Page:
This Tuesday is election day in Kentucky, and the governor’s race is like something out of a scripted reality show. You know, that high-drama trope that has the evil incumbent with tons of corrupt money backing his oh-my-god-ridiculously-negative-ad campaign squaring off with the good-guy-grassroots-man who is fighting to change things for the better.
The problem is, this isn’t a cheesy film trope for some B movie. This is our life, where the heart of our education system is on the line, where coal miners might not get the diagnosis for the medical care they need, where hundreds of thousands of needy children won’t have access to healthcare. In the past four years, the population of our state has declined, and 28,000 teachers have left the classroom. We are now 45th in the nation for wages, and our illustrious governor refuses to look toward new avenues regarding innovative ways to bring up-and-coming industries into our region.
There is so much work to be done, so many things that need to be fixed. So much untapped revenue this beautiful state has yet to explore.
This election is one of the most important elections in Kentucky’s history. Now, more than ever, it is critical people step up to the plate and participate in the democratic process.
And yet, officials are projecting a 30% turn out on Tuesday. It’s astonishing to think that with so much at stake, seven out of ten people won’t even bother to go to the polls.
Both Uber and Lyft are giving free rides on Tuesday. By law, employers have to give their workers four hours to vote. The Democratic and Republican parties have stated they will find ways to get people to the polls, should someone call their hotline and ask. Mass transit systems in Lexington and Louisville are giving free rides, as well.
Everyone who values democracy is bending over backward to allow people to participate in the process, and yet Kentuckians still refuse to vote.
I believe there are a few reasons. First, the marginalized in our society (minorities, the poverty-stricken, the working poor) have been told they don’t matter, which, over time, has turned into an intrinsic belief that they can’t make a difference, so they no longer try.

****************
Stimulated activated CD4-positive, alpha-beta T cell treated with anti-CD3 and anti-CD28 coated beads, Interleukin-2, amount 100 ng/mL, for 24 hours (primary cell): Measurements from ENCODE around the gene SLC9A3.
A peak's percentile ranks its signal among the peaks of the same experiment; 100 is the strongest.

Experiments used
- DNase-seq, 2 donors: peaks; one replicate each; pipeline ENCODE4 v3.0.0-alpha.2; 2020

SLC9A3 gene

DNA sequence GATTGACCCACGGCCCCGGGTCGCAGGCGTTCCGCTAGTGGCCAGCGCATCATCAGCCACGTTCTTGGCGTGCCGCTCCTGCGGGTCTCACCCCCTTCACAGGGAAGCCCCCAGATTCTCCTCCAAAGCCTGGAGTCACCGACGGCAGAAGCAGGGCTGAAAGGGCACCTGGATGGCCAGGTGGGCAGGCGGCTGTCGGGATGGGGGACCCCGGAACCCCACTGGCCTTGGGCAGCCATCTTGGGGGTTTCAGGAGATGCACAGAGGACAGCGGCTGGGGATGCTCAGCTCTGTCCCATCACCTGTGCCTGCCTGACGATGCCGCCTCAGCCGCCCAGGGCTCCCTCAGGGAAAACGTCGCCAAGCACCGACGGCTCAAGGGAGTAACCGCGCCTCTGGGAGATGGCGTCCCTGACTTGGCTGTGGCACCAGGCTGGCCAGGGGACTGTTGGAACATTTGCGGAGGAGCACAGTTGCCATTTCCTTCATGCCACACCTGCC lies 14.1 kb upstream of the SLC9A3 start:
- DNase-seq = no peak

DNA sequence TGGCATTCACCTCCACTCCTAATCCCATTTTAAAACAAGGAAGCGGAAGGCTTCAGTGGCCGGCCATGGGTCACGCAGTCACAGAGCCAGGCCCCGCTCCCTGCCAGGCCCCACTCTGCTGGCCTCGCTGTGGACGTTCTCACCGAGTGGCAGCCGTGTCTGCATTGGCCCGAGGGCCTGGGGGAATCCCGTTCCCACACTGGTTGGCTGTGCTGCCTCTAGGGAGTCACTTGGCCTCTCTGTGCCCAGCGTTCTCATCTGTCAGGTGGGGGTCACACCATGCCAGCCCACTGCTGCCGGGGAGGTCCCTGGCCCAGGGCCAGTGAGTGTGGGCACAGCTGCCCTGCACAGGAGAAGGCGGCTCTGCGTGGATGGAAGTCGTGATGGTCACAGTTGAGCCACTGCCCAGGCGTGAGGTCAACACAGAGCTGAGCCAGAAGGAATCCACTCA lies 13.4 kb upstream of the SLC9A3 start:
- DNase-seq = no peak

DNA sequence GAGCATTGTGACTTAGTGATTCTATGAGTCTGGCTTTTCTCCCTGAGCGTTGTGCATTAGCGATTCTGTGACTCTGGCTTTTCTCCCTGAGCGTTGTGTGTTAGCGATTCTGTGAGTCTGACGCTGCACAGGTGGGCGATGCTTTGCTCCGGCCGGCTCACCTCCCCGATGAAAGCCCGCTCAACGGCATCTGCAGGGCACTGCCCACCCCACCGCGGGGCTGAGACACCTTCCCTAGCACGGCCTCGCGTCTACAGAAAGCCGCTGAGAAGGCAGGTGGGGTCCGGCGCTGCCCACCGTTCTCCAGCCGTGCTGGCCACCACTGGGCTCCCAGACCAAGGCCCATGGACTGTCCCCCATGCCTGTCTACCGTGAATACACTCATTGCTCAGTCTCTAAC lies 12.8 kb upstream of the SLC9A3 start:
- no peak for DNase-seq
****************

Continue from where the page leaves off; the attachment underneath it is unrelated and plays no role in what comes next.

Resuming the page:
Second, the largest generation in the nation (18-32-year-olds) have been disenfranchised by corruption, misinformation, and targeted campaigns to keep them out of the polls.
I wish they understood that if they voted en masse, they would rule the land. They don’t realize they have the keys to the kingdom. United, they could completely flip the government on their ear with fresh, young candidates that could demand reform and change.
The powers-that-be know it, though. And they wield that knowledge like a well-honed scythe.
Third, many people in the “mainstream” demographic are sick of the negativity. The tactic worked so well in the last presidential election, political action committees have doubled-down on the strategy, spewing slanderous campaigns that leave voters disgusted by the entire process. One party’s ads are solely aimed at federal women’s rights policy, which has nothing to do with gubernatorial control. That doesn’t matter though; just mentioning the subject spawns vitriol, passion, and an extreme emotional response that demands justice. One-issue voters are easy to manipulate. If they don’t like the candidate that agrees with their issue, they’ll write in a vote for someone who has a snowball’s chance in hell of winning, or they won’t vote at all.
Either way, the results are the same.
Yes, we have systemic corruption in America. No one is disputing that. But that corruption has been allowed to fester and grow because We the People stopped actively participating in the system a few decades ago. And it’s getting worse.
The only way change is going to happen is if we stand up and take action–starting at the state and local level. And it’s going to take everyone–Democrats, Republicans, Green Party, Independent, those who have never registered to vote. This is our country. If we don’t participate in the process, then we are the reason democracy falls.
Somewhere along the way, we’ve forgotten that freedom isn’t free. It takes dedication, sweat equity, and due diligence to make sure those that are serving in our stead are doing their job. And when they aren’t, it takes a collective voice to get them out of office and bring about change.
I’m not sure what the future holds for the state of Kentucky, or even if I’ll be able to stay here much longer. But whatever happens, one thing is clear. We have to get corruption out of government and take our democracy back. One group, Represent Us, is trying to do just that.
If you’d like to learn more, please watch this video from Jennifer Lawrence.
We have a lot of work to do. If you’re in Kentucky, you can start by voting this Tuesday. Everyone else, I encourage you to join Represent Us and actively participate in your areas to help us bring about change.